Fox sets Youth for 3/1, plus Lou Grant DVD, Don Verdean & Psycho-Pass: The Movie https://t.co/qqYgM8F7Mq
Die, Monster, Die!
Release Date(s)1965 (January 21, 2014)
Die, Monster, Die! is a another case of a movie not living up to its title but still managing to develop a cult following anyway. American International Pictures released the movie in 1965 on a double bill with Mario Bava’s Planet of the Vampires, but even the presence of Boris Karloff in the movie can’t save it from being not much more than a low grade B movie.
At that time, American International had enjoyed success with Roger Corman’s collaborations with Vincent Price on eight films that derived elements from Edgar Allan Poe and H.P. Lovecraft (The Pit and the Pendulum, The Fall of the House of Usher, The Masque of the Red Death, and others). They were very successful films with audiences and AIP was looking to cash in even more with the same formula. They hired Daniel Haller as a first time director, who had previously worked as an art director for Roger Corman on the aforementioned Poe films, and adapted the H.P. Lovecraft short story “The Colour Out of Space” with Boris Karloff in the lead. The result was a film that was not only an echo of the Corman/Price/Poe formula, but a duplicate entirely.
For all intents and purposes, Die, Monster, Die! (also known as Monster of Terror in the UK) is a blatant ripoff of The Fall of the House of Usher (or House of Usher, if you prefer). Almost all of the elements (story, characters, atmosphere, and location) are taken directly from that film. Unfortunately, the magic that Corman and Price were able to create with Usher did not happen as well with Monster. I firmly believe that the main reason for this is Boris Karloff himself. While he can be used well in certain roles, when he’s cast as Vincent Price-type character, it feels completely out of character for him altogether. He just doesn’t work in that kind of role. The other actors are less than savory, but it’s Karloff who really brings the proceedings to a halt.
The film is also a bit notorious for being unintentionally funny. Karloff’s character being confined to a wheelchair for most of the movie and somehow managing to get up and down flights of stairs with no problem is just the tip of the iceberg. You could even play a drinking game with the movie and take a drink every time Susan’s character says “I don’t know” to any question that’s being asked of her. What the film lacks in story and acting, it makes up for in atmosphere and art direction. It’s unsurprising though, coming from a director whose background is firmly in art direction (as well as designing the look of the Poe films of the past, as previously mentioned). But unfortunately, the ability of Die, Monster, Die! to scare its audience would probably work successfully on someone who’s not so inured by films like it. It’s not an altogether horrible movie, but it never quite succeeds at being a horror movie, and leaves you with an ending that is less than satisfying... but that’s just one fellow’s opinion.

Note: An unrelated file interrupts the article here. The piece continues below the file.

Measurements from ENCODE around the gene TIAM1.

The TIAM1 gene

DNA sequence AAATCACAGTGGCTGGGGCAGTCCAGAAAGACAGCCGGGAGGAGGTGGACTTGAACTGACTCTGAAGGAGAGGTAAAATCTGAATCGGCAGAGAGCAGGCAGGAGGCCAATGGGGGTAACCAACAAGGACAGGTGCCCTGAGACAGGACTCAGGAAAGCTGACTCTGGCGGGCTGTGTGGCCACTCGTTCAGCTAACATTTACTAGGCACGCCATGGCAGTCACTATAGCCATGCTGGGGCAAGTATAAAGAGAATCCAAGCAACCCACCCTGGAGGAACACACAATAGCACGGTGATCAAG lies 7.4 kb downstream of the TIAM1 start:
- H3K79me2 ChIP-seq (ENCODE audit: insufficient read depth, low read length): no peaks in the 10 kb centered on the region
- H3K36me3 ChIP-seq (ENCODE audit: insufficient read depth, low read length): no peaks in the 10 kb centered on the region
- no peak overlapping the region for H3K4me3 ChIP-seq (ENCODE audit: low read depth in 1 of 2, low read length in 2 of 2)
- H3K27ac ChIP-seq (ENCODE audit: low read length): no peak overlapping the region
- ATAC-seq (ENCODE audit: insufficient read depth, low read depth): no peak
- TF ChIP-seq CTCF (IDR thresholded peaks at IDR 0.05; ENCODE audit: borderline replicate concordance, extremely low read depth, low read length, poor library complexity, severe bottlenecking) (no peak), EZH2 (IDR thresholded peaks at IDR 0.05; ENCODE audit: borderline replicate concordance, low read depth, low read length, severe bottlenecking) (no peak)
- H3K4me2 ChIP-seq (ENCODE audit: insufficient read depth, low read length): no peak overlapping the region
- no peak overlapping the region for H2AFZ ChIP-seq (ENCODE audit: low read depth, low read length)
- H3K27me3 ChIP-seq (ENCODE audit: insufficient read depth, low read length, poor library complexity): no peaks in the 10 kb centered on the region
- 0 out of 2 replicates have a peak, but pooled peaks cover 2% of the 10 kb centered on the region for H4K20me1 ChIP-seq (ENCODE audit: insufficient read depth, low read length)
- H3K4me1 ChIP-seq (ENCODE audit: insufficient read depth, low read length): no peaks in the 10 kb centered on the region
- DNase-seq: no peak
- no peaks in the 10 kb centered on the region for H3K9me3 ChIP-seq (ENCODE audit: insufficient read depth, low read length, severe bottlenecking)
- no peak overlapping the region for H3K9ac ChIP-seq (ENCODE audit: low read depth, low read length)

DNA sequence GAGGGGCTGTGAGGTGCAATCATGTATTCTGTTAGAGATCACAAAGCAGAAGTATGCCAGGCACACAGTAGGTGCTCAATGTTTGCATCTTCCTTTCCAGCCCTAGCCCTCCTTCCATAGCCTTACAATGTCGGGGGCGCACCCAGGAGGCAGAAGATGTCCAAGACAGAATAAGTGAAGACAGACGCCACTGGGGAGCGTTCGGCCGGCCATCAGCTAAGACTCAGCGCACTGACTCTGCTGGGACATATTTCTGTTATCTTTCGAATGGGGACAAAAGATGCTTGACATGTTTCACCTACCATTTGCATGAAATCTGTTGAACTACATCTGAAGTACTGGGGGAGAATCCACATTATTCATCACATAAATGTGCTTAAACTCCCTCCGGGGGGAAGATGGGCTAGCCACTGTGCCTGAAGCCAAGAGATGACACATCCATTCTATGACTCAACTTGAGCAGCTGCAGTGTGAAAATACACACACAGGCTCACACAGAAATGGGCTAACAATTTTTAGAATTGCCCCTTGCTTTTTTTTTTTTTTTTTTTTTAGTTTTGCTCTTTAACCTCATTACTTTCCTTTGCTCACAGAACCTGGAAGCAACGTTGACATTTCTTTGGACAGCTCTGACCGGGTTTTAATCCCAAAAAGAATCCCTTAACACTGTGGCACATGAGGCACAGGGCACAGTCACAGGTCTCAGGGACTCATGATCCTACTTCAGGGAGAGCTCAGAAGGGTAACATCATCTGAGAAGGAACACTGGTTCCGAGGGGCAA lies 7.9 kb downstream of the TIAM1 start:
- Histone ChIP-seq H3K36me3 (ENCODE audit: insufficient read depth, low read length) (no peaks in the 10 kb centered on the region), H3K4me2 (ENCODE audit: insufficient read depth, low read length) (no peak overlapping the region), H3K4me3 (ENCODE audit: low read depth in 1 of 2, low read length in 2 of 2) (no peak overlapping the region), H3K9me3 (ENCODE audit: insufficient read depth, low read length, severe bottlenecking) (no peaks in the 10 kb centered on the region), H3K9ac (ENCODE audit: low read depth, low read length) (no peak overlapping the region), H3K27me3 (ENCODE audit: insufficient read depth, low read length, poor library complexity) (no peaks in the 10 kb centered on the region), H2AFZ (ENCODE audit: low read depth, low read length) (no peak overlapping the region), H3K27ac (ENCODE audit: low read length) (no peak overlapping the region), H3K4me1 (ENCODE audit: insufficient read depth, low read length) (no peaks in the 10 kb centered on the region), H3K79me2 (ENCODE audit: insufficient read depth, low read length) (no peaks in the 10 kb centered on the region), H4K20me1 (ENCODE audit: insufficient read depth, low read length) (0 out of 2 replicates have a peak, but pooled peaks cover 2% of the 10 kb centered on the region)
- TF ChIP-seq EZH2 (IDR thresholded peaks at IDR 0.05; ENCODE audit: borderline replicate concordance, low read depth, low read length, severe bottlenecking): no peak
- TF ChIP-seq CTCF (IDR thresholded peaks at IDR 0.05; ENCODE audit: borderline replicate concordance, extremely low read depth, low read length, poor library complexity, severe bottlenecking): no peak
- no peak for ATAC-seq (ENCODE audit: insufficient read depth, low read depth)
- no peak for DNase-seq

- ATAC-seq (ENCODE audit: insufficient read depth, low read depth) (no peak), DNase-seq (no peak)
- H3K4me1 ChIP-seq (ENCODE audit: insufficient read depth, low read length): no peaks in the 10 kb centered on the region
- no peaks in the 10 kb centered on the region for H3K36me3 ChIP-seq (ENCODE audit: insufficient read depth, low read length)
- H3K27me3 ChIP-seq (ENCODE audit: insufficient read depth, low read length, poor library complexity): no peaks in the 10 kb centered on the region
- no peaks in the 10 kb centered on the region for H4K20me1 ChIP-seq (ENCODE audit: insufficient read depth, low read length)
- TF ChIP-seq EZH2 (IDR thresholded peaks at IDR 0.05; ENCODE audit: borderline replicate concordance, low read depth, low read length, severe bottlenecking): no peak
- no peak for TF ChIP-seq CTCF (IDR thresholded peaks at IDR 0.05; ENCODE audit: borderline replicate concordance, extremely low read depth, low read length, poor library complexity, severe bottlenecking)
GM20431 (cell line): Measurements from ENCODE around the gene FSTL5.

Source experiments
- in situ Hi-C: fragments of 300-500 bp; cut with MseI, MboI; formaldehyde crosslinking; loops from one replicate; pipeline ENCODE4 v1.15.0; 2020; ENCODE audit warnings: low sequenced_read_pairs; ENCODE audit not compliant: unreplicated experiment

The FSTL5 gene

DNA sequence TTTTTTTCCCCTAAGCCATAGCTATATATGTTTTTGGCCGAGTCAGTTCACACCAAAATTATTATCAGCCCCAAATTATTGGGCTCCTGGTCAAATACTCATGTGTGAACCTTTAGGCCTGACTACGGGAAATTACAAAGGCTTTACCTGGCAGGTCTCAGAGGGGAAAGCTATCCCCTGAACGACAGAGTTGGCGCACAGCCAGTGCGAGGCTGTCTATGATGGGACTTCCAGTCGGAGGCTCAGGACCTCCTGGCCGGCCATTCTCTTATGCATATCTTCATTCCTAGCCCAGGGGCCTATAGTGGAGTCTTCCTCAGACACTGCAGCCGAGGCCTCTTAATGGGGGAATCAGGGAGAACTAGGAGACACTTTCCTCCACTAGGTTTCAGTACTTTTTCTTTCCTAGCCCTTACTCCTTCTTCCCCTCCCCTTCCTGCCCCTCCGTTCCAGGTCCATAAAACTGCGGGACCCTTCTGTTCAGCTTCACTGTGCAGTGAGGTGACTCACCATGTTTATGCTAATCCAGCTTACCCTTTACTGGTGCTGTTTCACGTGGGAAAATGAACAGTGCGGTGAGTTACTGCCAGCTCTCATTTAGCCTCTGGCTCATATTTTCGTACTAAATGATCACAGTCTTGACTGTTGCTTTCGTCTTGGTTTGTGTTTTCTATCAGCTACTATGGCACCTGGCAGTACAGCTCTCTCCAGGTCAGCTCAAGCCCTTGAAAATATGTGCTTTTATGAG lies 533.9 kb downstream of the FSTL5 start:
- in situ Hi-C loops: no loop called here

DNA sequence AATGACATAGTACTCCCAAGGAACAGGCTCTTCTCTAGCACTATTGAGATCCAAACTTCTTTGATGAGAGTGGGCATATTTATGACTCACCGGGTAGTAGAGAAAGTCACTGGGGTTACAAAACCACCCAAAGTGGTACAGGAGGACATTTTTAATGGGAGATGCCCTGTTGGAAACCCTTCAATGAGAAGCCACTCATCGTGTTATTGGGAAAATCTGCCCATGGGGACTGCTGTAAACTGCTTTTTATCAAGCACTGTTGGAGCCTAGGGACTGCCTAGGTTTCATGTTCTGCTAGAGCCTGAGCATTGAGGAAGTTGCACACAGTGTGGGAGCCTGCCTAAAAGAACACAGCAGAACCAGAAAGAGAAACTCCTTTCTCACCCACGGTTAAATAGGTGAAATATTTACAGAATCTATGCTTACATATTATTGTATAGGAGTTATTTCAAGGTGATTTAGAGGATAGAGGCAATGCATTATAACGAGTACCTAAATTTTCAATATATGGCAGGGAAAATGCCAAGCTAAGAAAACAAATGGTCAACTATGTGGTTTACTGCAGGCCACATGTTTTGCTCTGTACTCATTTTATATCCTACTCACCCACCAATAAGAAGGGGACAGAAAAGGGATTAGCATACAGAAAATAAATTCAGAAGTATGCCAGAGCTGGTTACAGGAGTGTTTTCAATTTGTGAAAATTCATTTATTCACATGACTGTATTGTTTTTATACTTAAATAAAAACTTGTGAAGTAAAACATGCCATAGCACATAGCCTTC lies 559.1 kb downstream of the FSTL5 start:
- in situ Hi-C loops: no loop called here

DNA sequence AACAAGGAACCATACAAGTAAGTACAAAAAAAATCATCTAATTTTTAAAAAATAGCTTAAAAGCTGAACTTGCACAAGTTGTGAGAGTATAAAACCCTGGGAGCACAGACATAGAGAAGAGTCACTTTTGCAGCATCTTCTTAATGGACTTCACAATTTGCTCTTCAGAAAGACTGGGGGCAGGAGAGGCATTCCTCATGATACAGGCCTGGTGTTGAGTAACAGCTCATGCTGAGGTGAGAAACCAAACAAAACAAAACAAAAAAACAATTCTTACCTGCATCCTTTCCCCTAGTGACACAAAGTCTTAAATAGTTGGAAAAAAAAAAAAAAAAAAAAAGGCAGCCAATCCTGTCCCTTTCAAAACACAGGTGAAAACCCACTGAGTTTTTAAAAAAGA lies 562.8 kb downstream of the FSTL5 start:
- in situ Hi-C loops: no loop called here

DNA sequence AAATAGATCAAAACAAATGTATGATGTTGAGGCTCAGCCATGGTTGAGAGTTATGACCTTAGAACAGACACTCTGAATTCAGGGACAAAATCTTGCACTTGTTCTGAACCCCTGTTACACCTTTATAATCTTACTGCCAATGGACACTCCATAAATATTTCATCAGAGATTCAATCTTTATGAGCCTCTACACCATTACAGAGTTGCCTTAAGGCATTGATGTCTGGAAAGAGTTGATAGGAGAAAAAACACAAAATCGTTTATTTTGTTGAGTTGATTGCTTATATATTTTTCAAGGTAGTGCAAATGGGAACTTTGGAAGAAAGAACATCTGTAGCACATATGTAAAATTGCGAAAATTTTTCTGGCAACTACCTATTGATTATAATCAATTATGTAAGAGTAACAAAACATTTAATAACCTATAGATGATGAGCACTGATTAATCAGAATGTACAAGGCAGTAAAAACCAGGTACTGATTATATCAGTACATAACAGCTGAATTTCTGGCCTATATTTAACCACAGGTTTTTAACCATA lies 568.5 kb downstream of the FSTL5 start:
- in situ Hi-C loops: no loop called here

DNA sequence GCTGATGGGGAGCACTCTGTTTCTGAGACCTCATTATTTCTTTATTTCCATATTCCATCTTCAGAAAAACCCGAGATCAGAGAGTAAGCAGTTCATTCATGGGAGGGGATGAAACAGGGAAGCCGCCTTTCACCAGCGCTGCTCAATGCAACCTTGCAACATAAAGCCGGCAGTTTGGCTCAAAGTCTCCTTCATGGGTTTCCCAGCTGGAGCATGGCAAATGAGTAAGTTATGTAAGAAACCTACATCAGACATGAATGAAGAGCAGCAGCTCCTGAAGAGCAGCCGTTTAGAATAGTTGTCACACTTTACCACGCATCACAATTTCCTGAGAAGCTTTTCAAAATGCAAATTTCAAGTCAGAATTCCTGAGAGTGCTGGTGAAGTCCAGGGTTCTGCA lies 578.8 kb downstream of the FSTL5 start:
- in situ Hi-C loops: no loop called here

The good news is that fans looking to upgrade from the previous MGM DVD release to Scream Factory’s Blu-ray will be both happy and disappointed I think. The transfer of the film itself is the whole ballgame of this release though. While the print of the film is not very satisfactory, especially in the beginning because of the opening titles and matte paintings, there’s a strong picture on display – once you get past that first five or ten minutes of the film. There’s a strong grain structure with good color reproduction, good skin tones, healthy black levels, and good brightness and contrast. Many shots in the film feature images shot with anamorphic lenses using AIP’s “Colorscope” process of the time, so you’ll notice that many panning shots have a very noticeable fish-eye view to them. Still, as far as the transfer goes, the original aesthetic of the film remains intact. The same goes for the audio, which is an English Mono DTS-HD track. It shows its age, perhaps much more than the video presentation, but it’s represented well here. Dialogue is always clear and audible, and both sound effects and score work well together. They just don’t have any dynamic power to them. So it’s a good soundtrack without being great. There are, unfortunately, no subtitles on this release and no extras, except for the film’s theatrical trailer.
So the idea of picking this Blu-ray release up is whether or not you want to upgrade for higher picture quality. For my money, I would say yes. It’s nice to see a film like this get dusted off with a very good transfer, even if it isn’t stuffed to the brim with extras. It’s also nice for fans to finally have the film in HD. Is it one of my favorites? No. That should’ve been obvious a couple of paragraphs ago, but for fans of the film, this is a nice upgrade.
- Tim Salmons